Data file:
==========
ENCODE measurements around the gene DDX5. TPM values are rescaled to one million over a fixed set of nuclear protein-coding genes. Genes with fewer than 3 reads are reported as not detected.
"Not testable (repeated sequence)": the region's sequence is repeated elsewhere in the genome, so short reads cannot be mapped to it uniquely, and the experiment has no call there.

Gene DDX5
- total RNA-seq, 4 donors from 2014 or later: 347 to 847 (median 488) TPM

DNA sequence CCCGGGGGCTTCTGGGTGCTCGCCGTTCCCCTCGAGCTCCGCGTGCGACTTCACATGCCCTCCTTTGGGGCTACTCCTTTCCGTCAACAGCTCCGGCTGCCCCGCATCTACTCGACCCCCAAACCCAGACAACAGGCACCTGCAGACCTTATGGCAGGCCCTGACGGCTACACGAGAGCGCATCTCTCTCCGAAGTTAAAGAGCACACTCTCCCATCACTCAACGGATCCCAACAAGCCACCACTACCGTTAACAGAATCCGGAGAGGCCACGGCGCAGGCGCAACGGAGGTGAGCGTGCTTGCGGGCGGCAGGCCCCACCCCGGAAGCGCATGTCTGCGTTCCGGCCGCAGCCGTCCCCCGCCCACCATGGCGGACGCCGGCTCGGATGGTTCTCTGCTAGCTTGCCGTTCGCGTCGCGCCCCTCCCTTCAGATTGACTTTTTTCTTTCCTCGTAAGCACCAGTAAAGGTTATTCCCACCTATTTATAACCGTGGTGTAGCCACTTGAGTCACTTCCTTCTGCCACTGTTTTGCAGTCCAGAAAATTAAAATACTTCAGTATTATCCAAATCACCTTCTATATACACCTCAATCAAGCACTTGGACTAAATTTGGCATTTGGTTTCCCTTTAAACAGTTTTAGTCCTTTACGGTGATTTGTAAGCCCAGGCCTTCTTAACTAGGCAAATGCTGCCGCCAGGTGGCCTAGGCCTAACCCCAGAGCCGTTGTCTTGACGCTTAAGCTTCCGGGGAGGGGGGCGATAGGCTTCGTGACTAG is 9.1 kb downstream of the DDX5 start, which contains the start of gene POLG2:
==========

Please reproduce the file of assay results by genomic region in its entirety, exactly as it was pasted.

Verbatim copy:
ENCODE measurements around the gene DDX5. TPM values are rescaled to one million over a fixed set of nuclear protein-coding genes. Genes with fewer than 3 reads are reported as not detected.
"Not testable (repeated sequence)": the region's sequence is repeated elsewhere in the genome, so short reads cannot be mapped to it uniquely, and the experiment has no call there.

Gene DDX5
- total RNA-seq, 4 donors from 2014 or later: 347 to 847 (median 488) TPM

DNA sequence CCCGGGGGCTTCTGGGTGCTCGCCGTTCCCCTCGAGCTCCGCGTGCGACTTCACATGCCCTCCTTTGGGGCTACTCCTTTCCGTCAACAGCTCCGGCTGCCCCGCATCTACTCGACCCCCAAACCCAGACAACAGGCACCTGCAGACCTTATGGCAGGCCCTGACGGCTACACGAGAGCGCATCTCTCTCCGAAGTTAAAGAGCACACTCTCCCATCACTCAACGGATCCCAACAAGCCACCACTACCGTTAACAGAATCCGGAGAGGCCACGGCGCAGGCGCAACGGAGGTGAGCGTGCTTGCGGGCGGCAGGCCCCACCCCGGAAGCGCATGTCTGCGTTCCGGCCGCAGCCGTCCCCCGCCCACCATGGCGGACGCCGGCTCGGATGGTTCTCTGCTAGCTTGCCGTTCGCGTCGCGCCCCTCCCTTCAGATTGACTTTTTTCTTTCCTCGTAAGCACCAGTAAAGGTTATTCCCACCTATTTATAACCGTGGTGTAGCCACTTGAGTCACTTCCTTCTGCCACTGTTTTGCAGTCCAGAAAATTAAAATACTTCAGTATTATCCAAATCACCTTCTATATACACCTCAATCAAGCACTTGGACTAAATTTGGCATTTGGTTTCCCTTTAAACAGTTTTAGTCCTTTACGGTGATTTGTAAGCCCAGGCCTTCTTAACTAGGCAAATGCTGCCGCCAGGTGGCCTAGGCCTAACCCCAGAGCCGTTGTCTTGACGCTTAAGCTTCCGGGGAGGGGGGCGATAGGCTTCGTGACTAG is 9.1 kb downstream of the DDX5 start, which contains the start of gene POLG2: